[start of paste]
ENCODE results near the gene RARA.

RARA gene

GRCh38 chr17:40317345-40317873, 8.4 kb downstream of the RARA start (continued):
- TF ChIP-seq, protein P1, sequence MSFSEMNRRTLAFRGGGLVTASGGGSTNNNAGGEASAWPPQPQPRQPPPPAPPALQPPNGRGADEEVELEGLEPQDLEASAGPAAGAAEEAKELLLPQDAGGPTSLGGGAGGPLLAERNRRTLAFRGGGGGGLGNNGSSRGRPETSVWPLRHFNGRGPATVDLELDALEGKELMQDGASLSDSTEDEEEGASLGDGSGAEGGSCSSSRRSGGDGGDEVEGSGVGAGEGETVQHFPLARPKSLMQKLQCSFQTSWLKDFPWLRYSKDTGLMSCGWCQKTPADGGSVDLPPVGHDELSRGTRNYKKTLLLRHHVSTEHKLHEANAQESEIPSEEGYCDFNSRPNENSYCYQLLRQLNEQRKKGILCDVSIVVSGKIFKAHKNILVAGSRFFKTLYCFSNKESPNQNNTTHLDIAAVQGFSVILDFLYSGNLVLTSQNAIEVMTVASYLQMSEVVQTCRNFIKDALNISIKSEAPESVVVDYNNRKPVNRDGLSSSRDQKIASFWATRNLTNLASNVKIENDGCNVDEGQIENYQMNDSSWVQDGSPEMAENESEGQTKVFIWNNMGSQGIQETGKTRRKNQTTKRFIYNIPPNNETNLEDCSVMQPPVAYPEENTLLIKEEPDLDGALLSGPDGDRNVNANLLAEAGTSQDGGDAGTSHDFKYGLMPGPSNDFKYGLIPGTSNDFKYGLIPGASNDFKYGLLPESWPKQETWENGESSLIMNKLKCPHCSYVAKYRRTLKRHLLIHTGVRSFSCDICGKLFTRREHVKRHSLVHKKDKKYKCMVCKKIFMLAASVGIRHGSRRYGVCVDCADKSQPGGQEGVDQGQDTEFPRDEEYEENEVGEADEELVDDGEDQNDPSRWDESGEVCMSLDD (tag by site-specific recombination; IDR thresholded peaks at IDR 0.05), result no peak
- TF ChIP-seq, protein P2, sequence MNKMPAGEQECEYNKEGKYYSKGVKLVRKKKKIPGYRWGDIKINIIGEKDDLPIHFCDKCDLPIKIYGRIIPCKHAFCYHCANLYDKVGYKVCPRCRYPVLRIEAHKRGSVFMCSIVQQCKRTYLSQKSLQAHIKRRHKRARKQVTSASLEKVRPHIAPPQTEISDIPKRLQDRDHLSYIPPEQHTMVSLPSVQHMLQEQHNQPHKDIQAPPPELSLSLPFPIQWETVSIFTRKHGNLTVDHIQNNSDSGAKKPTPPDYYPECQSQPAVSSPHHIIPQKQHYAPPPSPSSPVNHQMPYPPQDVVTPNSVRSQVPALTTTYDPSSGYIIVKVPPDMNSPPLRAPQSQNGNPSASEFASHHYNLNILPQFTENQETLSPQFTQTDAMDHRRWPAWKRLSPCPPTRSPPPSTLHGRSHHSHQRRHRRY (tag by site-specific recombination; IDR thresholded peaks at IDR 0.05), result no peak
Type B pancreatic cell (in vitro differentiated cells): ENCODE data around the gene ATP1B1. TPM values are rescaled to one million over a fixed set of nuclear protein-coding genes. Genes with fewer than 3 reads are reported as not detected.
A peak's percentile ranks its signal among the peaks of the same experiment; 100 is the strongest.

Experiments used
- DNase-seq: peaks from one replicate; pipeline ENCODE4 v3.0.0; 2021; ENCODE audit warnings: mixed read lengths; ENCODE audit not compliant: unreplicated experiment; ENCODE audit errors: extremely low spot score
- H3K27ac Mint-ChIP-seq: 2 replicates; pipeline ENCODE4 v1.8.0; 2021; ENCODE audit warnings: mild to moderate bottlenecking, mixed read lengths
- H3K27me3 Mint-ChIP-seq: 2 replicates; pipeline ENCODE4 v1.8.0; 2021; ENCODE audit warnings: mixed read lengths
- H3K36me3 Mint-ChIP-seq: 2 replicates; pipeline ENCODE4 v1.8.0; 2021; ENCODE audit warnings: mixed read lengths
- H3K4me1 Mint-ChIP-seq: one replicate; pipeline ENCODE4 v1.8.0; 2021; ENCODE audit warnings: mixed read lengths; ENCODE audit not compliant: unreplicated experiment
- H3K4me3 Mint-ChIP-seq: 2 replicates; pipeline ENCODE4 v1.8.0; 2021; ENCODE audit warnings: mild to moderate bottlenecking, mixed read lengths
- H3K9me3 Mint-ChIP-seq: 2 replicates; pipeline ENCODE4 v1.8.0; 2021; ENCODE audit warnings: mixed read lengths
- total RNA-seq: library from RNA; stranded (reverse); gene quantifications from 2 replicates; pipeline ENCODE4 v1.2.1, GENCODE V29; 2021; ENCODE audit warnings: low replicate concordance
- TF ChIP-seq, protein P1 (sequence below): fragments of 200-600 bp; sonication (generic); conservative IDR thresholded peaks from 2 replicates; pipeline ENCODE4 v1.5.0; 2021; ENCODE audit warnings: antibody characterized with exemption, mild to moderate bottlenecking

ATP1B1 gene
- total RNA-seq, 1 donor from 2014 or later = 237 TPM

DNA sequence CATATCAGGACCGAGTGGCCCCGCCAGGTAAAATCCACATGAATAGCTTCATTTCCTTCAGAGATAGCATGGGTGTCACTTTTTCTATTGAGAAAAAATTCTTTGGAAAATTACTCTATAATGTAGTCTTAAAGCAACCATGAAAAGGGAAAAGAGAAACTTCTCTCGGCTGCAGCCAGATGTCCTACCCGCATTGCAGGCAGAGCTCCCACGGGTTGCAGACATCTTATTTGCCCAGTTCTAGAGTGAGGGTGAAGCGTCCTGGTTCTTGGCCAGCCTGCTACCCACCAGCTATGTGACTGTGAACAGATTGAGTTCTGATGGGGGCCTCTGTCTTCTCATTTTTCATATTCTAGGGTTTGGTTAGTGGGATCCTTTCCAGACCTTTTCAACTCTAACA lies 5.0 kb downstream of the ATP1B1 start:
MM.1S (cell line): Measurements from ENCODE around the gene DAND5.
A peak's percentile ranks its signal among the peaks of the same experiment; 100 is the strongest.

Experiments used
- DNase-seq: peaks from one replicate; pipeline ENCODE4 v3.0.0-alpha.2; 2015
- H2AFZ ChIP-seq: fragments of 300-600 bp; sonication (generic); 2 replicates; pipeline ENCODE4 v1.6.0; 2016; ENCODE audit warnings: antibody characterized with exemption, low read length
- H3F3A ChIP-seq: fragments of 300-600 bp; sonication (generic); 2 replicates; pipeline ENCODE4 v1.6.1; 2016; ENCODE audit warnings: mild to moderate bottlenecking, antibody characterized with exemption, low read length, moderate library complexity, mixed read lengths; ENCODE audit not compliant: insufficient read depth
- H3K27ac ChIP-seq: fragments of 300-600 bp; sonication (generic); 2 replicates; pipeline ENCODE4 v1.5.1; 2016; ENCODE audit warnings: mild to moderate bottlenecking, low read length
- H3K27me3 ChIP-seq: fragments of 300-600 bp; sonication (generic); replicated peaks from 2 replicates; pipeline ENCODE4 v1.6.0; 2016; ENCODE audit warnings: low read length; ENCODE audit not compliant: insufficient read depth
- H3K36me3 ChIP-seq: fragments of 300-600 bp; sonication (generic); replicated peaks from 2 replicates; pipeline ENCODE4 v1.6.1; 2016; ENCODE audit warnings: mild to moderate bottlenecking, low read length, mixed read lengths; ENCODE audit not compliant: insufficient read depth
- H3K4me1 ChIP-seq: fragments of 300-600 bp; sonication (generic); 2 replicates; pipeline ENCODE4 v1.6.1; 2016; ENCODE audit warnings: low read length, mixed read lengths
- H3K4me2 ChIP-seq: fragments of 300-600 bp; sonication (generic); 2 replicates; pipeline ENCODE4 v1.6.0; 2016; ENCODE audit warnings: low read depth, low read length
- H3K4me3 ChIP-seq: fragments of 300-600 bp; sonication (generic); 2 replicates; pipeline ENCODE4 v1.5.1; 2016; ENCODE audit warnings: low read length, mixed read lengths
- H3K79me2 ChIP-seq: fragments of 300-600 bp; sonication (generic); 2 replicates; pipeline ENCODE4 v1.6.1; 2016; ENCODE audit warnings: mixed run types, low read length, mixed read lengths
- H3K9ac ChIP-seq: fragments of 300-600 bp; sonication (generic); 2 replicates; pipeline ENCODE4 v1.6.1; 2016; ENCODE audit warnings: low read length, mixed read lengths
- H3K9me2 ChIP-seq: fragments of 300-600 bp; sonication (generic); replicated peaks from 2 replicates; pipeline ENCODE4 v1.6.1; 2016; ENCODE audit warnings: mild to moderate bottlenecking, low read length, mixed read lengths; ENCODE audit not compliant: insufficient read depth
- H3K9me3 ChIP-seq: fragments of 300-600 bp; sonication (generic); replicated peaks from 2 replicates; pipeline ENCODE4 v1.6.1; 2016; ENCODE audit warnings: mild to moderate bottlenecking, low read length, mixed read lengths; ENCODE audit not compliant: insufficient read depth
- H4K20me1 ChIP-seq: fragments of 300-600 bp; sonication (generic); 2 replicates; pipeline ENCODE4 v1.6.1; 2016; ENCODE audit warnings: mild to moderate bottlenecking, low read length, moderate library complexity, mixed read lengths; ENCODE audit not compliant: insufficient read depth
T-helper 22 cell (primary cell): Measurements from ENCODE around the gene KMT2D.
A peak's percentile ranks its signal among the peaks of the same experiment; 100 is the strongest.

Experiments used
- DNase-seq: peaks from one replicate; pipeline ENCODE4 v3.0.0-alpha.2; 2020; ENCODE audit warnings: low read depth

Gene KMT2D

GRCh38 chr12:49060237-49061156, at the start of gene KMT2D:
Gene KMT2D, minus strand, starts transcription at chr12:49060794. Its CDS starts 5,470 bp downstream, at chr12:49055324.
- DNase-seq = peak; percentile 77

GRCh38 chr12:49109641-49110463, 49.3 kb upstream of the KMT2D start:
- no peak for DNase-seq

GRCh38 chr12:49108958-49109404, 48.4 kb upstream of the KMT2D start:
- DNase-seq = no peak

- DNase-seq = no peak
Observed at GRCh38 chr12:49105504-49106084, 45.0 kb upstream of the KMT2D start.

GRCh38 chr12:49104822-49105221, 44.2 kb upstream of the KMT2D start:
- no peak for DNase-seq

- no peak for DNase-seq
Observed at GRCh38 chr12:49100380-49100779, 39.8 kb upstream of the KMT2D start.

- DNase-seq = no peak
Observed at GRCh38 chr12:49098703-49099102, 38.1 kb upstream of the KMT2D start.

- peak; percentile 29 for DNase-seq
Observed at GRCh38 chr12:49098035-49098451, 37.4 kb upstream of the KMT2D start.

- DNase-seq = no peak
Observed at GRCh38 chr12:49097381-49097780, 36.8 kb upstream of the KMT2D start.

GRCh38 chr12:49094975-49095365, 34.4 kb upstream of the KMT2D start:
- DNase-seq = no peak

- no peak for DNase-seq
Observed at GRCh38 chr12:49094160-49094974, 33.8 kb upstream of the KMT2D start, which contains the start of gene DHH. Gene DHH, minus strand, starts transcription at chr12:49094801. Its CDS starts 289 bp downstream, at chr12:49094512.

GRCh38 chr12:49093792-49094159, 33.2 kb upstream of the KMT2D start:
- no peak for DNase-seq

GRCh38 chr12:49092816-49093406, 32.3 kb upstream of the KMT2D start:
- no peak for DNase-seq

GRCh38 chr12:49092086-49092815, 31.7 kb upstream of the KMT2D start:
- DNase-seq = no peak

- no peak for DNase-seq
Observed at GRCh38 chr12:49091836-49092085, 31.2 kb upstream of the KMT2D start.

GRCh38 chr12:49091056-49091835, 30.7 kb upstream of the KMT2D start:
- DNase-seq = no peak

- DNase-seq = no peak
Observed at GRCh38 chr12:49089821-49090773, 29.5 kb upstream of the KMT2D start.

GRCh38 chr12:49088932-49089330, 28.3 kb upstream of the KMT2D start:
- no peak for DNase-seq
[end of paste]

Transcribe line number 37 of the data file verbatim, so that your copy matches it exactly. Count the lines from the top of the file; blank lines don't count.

- H4K20me1 ChIP-seq: fragments of 300-600 bp; sonication (generic); 2 replicates; pipeline ENCODE4 v1.6.1; 2016; ENCODE audit warnings: mild to moderate bottlenecking, low read length, moderate library complexity, mixed read lengths; ENCODE audit not compliant: insufficient read depth